Separating the job from who you are is the key.
The need is to learn how to begin separating the job from the self. That’s pretty lousy grammar, but it gets to the point.
First, let’s talk about how we even get to this point in life. My wife and I are in the grandparents stage of our lives. Our kids are grown and married, having their own children. We have seven grandkids and counting.
As we celebrate the births and bring the new babies home, I have observed a few key thoughts. None of those babies left the hospital with a smartphone, a business card, a laptop, or an iPad. They weren’t waiting on the next call or rushing to the next appointment or shift change. Their only ‘job’ was to eat, sleep, and, well, you know what.
When did the identity thing start shifting away from what it was at birth to what it becomes for so many Americans? Where does this sense of work and vocation creep in and drive the definition of personal significance?
The Frog in the Pot
I like to refer to the story of the frog in the pot. The story says that you put a frog in cool water, in a pot on the stove. Then start turning up the heat slowly. Eventually, the water boils and the frog dies. If you boil the water first, then drop the frog in, he jumps right out.
So many situations in life are this way. We get into a scenario. Over time, the circumstances change, pressures build, attitudes shift, and eventually, we are at a whole new place.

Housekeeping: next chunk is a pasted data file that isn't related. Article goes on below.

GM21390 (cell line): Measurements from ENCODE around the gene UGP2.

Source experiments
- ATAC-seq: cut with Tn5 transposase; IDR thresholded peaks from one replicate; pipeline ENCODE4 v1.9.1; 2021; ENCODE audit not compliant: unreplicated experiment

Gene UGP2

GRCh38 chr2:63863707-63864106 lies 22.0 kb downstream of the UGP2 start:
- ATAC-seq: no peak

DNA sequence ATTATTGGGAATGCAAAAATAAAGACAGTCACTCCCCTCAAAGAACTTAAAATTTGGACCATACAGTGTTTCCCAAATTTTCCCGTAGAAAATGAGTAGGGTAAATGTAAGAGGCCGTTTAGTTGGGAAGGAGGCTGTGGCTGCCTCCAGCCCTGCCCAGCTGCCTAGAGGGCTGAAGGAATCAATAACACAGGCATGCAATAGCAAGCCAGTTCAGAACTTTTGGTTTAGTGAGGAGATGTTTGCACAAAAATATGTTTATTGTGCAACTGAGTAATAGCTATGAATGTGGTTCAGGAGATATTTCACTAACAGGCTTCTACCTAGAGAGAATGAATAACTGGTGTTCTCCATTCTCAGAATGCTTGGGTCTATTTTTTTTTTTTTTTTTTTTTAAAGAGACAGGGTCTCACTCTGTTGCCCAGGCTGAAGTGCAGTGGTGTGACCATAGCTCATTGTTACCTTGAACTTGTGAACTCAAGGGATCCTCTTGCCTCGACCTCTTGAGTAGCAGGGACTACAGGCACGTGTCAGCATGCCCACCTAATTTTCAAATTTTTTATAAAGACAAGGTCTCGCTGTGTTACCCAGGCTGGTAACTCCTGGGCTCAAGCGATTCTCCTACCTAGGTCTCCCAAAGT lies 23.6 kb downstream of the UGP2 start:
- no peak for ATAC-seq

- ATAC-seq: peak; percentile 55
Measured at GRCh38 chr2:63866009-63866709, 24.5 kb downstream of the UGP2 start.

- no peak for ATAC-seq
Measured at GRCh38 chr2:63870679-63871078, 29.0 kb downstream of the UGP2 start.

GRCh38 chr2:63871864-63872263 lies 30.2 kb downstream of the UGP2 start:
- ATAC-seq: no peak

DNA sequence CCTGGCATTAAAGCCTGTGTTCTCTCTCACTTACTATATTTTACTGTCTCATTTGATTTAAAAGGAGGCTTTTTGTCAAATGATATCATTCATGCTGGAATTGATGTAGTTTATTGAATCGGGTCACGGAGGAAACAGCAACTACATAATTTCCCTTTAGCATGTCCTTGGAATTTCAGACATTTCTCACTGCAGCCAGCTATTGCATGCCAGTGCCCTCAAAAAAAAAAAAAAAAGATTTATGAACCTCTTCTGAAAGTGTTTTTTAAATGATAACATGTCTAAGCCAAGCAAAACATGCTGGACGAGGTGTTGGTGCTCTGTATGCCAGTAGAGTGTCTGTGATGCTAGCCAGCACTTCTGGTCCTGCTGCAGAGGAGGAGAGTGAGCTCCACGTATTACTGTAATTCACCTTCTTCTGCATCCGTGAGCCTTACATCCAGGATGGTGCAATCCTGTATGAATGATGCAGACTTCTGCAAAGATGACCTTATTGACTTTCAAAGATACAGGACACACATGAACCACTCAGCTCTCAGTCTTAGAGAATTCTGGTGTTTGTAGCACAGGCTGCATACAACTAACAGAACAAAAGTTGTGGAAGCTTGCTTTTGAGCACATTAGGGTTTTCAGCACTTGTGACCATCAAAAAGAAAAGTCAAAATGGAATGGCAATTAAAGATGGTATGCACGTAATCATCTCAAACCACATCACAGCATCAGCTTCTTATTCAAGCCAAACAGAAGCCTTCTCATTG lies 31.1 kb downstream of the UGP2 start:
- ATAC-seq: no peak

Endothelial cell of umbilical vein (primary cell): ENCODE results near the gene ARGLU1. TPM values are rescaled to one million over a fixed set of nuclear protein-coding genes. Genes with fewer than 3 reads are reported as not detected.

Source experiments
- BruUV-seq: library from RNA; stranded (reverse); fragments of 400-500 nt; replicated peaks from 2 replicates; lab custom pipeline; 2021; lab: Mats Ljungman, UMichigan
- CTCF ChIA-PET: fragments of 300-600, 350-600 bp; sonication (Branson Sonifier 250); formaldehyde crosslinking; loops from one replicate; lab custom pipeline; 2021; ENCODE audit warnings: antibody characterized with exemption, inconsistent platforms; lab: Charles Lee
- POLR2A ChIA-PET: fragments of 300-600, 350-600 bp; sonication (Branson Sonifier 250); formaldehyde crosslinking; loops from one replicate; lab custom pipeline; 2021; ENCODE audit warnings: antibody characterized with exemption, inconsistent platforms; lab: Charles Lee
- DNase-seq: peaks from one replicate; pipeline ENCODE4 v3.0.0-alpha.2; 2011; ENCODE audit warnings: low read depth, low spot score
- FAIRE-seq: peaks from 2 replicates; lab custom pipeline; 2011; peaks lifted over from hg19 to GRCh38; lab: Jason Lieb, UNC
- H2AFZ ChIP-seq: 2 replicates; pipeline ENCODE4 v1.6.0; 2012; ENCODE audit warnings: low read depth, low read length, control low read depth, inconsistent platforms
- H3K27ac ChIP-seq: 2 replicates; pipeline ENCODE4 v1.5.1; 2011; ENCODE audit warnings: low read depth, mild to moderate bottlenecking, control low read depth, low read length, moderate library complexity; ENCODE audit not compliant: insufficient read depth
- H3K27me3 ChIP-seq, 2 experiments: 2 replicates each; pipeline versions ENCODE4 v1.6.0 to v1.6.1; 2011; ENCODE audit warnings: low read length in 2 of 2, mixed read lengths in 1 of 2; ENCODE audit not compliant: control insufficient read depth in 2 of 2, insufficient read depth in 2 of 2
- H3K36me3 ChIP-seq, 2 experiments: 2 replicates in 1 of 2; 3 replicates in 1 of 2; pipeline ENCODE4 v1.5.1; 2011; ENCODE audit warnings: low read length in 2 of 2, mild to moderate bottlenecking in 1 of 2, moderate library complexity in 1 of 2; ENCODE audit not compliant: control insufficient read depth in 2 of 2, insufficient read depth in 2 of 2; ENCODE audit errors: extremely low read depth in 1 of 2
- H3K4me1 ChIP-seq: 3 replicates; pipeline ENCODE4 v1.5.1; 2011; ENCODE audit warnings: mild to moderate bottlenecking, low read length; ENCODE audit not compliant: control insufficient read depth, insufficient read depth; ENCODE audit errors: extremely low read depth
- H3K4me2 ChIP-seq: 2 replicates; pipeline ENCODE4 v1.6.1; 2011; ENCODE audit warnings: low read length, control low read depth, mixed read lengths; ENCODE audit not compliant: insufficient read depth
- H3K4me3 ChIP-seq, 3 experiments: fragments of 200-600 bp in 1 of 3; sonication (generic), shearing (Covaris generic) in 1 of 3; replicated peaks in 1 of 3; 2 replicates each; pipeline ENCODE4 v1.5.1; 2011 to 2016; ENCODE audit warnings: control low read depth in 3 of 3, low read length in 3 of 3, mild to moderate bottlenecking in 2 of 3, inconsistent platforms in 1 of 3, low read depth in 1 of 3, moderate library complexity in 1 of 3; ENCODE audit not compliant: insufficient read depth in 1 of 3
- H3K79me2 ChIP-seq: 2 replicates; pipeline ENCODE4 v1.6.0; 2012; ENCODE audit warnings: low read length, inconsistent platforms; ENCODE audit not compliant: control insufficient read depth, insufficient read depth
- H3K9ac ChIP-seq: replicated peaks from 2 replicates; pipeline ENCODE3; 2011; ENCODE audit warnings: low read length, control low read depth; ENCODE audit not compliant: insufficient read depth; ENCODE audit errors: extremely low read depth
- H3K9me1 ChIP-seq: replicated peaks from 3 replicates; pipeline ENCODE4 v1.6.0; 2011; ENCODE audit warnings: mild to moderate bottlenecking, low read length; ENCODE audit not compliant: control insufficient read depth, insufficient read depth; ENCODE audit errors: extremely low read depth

Believe me, I know about competitive forces at work – the push to win the next promotion, get the right recognition, and get that next raise. All of it becomes a focus for anyone hoping to prosper in the workplace. As these things accumulate, our culture tends to honor the achievements.
We stand in awe of our corporate giants, people who have “climbed the ladder” as we say. It is easy to feel proud of those accomplishments. For each new rung on the ladder though, a bit of our true identity gets painted with a new brush. We start becoming the job.
Again though, the need here is to distance our definition of self from the job description we have.
Satisfaction of the Need
So how do we ever start making this happen? How can we separate our identity from the jobs we hold so dear? What might be some of the hurdles to overcome? Well, here are the ones I have seen over the years in my business.
Poor self-esteem – This one might have been overdone in years past. Yet it remains a key driver. Why?
When our individual understanding and belief about our sense of self has been damaged, we naturally look for a substitute. We look for something to latch on to that can fill that void deep inside us. It’s a kind of replacement thinking. The job is a huge part of our life, so why not let your new statement of what you are be about the job. Well, the logic might not be bad, but the result is dangerous. Why? Because if the job opportunity evaporates as it did for so many in 2008, what do you have?
You get pushed right back into that sense of failure, inadequacy, and so forth.
This sounds too ethereal – “Everything you’re talking about Doug sounds bogus.” Really? All I can tell you is that I have firsthand experience with thousands of job seekers who needed to get this right before they could land their next gig. When the economy is throwing lemons, a person needs a really centered belief system to avoid getting down on themselves about the situation. It can happen to anyone.